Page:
• Instead we are loved by the Father through Jesus Christ and are made by the Holy Spirit conquerors against the death of sin. Soli Deo Gloria!

Because of this unstoppable love of the Father through Jesus Christ by the Holy Spirit, a new meaning is given to suffering. Once it was part of our condemnation, but now it is part of our identification. It is part of our family connection (16 and 17). Nevertheless, suffering is temporary, erupting into something greater, exploding into the future redemption of all creation, the “glorious liberty of the children of God” (21), to the “adoption, the redemption of our body” (23), to our being “heirs of God, and co-heirs with Christ (17). Soli Deo Gloria!


Therefore, because we are IN Jesus we see that the Father is now working out all things for our good (28), and that He is for us (31-32). Nothing can take this away from us! Just because we may forget our identity, God doesn’t forget it because He gave it to us (35-39). As the Westminster Shorter Catechism puts it; “What are the benefits which in this life do accompany or flow from justification, adoption, and sanctification? The benefits which in this life do accompany or flow from justification, adoption, and sanctification, are, assurance of God's love, peace of conscience, joy in the Holy Ghost, increase of grace, and perseverance therein to the end“ (WSC 36)! Soli Deo Gloria!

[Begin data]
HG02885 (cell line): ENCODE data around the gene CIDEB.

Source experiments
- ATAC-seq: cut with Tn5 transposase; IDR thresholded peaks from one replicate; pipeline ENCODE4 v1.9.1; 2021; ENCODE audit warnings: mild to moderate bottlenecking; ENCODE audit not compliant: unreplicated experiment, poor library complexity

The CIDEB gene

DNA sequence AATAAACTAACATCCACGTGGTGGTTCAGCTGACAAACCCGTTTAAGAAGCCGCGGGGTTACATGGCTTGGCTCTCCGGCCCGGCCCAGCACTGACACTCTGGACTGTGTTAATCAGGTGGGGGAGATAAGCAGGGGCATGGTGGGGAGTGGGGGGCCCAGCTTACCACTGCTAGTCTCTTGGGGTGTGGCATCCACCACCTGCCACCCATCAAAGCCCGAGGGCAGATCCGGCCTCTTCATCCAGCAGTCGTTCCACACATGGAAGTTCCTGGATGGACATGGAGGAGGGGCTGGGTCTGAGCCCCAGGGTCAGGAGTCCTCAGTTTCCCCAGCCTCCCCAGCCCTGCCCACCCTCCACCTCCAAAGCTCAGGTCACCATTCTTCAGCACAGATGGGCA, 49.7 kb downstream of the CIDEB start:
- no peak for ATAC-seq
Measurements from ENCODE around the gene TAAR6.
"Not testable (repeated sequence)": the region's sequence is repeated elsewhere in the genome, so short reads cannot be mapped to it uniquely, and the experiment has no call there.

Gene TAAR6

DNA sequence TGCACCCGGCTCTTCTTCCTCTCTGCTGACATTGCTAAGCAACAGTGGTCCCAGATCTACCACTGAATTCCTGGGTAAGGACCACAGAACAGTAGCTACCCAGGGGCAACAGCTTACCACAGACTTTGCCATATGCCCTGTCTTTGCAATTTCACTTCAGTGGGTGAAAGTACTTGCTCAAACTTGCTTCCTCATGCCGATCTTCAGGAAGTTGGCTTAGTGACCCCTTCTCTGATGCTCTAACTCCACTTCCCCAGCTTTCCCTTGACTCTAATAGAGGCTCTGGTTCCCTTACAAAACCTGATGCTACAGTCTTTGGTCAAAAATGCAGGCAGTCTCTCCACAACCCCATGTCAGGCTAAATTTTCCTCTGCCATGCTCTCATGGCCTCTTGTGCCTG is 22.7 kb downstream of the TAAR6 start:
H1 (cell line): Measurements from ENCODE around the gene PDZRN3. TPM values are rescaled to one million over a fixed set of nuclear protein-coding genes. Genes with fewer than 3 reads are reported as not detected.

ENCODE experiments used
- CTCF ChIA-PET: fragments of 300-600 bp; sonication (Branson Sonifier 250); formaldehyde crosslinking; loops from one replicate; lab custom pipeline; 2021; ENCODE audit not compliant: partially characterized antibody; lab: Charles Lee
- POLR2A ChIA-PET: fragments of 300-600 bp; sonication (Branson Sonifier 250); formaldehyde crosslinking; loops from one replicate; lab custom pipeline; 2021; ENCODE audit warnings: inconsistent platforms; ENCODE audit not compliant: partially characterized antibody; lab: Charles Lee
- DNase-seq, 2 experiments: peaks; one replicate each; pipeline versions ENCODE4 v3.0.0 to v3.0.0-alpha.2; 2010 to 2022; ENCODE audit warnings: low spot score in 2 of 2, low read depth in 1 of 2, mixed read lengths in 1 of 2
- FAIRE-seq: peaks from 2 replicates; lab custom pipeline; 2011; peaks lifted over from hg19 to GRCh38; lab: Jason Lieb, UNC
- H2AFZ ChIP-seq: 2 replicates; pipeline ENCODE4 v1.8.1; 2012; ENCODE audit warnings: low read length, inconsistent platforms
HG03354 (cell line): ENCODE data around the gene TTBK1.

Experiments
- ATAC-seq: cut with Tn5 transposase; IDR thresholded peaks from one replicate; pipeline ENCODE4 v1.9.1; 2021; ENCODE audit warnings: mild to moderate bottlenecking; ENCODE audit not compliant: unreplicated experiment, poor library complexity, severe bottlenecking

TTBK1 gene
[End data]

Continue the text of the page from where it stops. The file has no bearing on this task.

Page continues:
Living Soli Deo Gloria. How do we live this out, then? 
  • Our worship should forcefully show Soli Deo Gloria by the central focus of our worship being primarily about declaring and spouting out the majesty of God, the Father, the Son and the Holy Spirit. Soli Deo Gloria! 
  • Our evangelism should be aimed at rehearsing what God has done. The He has initiated, executed and is finalizing our salvation. If we turn the focus to people’s felt needs, then we are forming them to do what Jesus denounced in John 6.26-seeking Jesus to satisfy their appetites. Thus we are devaluing God, and devaluing them. And we are building competing gods to run their life (Philippians 3.18-19). Soli Deo Gloria!
  • In all our suffering, sadness, and sickness, we need to remember Soli Deo Gloria: Romans 8.35-39.